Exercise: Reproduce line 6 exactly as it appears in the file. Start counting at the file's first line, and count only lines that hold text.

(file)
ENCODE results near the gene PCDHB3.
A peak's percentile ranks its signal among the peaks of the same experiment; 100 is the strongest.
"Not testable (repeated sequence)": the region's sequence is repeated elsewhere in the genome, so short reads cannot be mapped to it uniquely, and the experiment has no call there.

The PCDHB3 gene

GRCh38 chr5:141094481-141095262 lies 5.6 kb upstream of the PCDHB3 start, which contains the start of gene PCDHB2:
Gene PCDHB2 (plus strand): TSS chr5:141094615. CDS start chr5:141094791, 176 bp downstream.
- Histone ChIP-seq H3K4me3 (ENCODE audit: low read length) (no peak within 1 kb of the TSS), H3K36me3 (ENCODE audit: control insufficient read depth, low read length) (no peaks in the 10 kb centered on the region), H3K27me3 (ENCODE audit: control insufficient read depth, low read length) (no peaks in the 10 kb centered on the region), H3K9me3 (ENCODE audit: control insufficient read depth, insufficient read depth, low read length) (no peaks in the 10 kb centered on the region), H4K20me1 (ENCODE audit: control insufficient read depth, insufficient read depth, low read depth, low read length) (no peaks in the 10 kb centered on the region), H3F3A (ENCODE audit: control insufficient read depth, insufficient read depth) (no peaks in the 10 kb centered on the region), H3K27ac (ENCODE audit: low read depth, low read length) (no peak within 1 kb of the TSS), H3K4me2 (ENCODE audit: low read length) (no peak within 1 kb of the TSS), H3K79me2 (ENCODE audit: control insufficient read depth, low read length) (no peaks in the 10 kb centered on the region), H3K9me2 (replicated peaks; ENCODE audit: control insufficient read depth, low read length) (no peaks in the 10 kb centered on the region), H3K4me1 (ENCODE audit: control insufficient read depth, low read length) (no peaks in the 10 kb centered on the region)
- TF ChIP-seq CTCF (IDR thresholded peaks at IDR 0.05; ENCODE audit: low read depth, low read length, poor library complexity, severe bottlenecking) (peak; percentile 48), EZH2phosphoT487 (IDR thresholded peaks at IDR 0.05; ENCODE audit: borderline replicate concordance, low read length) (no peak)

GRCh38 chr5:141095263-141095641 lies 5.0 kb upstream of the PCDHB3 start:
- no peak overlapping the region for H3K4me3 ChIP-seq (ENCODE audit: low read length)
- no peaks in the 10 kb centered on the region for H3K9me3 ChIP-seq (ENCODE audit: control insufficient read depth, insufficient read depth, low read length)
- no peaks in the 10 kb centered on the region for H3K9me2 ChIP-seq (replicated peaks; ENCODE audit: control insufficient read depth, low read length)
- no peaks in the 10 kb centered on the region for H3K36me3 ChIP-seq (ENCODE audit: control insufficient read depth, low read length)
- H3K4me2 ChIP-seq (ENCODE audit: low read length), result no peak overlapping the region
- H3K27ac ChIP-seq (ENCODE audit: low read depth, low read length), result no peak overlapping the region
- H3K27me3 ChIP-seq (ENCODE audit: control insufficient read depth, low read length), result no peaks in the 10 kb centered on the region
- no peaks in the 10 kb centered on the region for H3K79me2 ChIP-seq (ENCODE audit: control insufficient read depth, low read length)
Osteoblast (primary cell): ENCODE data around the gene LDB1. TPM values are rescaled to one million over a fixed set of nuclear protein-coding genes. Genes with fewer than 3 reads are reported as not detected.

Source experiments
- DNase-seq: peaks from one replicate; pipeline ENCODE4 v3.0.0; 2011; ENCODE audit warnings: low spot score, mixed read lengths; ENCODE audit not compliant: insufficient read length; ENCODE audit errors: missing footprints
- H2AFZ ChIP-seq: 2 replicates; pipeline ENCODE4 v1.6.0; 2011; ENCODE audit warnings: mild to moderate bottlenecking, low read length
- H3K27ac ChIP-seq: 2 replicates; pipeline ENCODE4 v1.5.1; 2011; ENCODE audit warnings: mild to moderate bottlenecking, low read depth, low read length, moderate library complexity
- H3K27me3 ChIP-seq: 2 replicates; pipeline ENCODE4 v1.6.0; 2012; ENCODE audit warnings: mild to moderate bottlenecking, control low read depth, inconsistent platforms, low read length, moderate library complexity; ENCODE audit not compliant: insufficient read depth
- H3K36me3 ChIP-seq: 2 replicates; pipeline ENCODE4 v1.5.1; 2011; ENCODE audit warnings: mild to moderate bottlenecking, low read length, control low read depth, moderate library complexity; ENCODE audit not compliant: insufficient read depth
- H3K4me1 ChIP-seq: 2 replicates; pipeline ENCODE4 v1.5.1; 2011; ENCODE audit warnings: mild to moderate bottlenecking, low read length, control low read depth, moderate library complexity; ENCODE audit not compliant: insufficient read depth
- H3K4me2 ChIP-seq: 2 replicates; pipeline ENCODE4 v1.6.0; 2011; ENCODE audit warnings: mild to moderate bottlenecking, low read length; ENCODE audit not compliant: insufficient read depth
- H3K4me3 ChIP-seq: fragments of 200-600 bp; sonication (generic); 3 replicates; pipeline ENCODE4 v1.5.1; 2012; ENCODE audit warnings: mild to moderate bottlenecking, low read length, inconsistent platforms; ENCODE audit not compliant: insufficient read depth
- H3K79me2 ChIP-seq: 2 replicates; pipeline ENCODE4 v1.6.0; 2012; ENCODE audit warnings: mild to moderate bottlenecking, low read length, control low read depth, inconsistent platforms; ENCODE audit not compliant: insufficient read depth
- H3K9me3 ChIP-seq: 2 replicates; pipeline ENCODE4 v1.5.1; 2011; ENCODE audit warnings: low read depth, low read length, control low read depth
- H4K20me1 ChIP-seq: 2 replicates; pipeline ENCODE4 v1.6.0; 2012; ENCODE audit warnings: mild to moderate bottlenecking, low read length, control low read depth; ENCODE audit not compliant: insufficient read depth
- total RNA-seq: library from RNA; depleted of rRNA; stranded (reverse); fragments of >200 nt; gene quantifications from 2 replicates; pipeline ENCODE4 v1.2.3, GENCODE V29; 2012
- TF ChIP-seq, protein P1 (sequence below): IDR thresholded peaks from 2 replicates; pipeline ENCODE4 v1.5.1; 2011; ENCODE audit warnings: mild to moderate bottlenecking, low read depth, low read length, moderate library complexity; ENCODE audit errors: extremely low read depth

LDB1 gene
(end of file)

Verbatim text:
Gene PCDHB2 (plus strand): TSS chr5:141094615. CDS start chr5:141094791, 176 bp downstream.